Basically, the TB proteins are modified in order to make extraction from human cells easier. Once the TB proteins are inside human cells, they can be removed, and the proteins they were bound to in the human cells analyzed and studied. Using this method, 34 tuberculosis proteins were targeted, with most of them never having been studied previously. The research revealed 187 interactions between the TB and human proteins, with each interaction a potential point to target TB through treatment.
By studying proteins interactions, scientists can map proteins pathways and discover connections that can be compelling drug targets. They can also compare interactions across multiple pathogens and identify similarities, potentially expanding treatment options for patients.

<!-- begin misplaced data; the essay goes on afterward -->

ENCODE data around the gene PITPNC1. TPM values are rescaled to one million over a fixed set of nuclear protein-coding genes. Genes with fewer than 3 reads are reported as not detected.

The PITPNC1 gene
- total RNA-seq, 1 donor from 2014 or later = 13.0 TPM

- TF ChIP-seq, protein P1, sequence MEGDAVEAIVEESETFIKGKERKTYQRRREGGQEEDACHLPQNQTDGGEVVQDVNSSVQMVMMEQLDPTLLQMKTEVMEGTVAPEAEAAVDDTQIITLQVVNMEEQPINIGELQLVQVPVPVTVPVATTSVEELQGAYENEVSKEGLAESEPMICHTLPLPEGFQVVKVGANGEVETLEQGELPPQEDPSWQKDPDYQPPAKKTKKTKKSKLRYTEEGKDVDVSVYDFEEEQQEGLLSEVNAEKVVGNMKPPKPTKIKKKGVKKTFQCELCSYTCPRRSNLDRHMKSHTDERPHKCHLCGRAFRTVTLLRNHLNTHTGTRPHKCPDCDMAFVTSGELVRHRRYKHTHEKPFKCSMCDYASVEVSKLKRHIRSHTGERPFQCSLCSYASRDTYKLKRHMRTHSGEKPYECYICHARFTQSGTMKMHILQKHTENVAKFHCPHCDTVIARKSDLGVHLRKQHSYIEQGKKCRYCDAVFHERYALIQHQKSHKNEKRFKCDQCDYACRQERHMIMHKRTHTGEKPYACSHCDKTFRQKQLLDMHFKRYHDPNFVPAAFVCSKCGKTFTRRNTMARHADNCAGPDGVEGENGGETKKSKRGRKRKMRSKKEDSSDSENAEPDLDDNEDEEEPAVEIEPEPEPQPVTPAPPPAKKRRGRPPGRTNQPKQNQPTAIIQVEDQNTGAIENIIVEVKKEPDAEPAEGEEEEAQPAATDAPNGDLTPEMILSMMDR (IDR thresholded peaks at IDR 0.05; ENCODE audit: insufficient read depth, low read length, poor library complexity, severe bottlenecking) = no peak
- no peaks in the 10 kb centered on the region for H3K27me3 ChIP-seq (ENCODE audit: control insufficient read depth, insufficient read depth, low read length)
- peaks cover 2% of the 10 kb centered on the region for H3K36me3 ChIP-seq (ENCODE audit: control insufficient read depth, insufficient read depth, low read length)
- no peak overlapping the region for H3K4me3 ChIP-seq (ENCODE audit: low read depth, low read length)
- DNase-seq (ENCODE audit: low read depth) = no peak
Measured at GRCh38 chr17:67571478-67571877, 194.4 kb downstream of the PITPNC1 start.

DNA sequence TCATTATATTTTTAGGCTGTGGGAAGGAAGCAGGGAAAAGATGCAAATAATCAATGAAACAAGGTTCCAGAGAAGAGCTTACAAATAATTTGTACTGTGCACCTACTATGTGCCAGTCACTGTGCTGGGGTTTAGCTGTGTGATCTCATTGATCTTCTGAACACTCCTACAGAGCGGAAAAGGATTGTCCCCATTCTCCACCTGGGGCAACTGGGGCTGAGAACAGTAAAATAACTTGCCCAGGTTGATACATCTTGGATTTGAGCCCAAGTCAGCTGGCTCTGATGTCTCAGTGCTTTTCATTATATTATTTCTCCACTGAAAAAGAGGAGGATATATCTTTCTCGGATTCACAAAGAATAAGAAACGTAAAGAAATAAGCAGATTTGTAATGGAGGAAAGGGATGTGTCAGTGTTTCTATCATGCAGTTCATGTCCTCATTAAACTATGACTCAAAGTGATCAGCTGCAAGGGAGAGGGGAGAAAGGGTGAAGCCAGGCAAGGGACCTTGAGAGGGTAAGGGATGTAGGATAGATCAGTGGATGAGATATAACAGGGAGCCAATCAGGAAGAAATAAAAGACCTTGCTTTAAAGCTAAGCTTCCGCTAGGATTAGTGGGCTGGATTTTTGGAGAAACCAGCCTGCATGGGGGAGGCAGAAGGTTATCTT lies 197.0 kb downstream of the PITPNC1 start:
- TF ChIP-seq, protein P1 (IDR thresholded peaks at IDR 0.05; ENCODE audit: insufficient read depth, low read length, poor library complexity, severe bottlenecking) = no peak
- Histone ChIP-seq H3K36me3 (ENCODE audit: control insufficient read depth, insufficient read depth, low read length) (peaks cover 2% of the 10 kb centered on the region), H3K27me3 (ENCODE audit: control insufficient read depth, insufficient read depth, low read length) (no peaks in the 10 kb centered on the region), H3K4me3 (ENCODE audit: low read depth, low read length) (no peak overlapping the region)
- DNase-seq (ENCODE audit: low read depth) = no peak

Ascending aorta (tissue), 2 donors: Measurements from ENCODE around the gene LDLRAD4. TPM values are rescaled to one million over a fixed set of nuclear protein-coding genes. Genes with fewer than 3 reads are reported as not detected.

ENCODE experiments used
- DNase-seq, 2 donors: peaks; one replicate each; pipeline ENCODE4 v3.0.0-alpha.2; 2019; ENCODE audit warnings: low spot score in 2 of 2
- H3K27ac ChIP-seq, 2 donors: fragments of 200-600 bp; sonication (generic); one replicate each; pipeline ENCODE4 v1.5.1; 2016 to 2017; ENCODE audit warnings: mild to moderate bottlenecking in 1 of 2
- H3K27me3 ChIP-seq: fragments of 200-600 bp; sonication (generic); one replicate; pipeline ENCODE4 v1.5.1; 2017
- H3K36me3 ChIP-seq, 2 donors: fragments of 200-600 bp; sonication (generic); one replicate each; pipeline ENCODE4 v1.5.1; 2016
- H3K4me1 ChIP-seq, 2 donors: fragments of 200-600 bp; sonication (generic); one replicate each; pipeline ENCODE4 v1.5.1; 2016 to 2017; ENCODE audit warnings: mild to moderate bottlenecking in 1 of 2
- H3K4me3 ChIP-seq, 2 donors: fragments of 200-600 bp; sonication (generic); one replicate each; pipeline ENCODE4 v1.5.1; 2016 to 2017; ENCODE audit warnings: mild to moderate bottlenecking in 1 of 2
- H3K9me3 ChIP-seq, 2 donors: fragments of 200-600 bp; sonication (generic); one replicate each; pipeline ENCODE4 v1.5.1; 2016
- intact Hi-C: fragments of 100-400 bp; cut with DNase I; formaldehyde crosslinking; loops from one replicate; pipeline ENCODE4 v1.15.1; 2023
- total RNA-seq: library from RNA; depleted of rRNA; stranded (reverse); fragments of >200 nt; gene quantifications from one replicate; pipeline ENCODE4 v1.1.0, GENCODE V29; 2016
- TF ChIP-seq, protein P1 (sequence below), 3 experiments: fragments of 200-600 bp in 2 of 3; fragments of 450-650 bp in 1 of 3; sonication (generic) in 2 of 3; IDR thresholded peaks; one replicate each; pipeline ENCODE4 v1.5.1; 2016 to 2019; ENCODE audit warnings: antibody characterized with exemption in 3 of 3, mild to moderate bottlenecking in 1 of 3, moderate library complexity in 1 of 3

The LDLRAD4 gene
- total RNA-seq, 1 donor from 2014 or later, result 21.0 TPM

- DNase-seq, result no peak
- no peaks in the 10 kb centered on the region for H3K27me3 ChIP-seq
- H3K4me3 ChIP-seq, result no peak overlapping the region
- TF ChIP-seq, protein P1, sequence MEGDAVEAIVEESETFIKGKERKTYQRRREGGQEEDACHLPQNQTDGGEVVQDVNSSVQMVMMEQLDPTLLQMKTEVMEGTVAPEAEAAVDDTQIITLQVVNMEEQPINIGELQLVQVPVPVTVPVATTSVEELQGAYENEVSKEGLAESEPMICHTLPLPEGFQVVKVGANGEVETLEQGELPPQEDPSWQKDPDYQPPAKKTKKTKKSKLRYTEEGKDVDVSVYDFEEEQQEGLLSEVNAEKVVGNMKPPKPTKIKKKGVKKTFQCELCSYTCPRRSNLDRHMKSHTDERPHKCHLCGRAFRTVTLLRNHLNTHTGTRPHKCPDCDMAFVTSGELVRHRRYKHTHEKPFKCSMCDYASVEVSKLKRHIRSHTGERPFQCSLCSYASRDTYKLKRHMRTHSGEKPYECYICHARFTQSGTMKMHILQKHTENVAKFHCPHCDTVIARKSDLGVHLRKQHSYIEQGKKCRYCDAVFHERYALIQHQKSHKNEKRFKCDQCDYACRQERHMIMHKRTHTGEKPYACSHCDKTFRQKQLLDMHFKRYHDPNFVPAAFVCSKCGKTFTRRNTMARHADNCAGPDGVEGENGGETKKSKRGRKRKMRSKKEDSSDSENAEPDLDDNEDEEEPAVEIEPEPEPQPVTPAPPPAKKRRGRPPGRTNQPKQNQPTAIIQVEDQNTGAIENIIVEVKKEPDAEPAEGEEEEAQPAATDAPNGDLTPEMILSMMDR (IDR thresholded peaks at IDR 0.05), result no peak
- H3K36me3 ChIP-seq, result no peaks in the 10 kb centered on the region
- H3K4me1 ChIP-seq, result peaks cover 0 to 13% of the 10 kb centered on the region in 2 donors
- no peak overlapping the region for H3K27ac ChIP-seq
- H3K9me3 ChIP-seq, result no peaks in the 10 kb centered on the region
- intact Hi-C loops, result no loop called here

Krogan and Cox recently founded the Host Pathogen Mapping Initiative with investigators from Gladstone, UCSF, UC Berkeley, and UC San Diego. Through this initiative, they will comprehensively map the gene and protein networks underlying infectious disease and develop technologies to lead to novel and targeted therapies. The scientists have already identified common pathways in human cells that bacteria and viral agents often attack. The human genes targeted by tuberculosis, for instance, are the same mutated genes present in other disease states, such as cancer and autism.
This discovery could potentially provide expanded treatment options for patients suffering from TB and other conditions, and allow for specific targeting of diseased cells in people, while leaving healthy cells unharmed.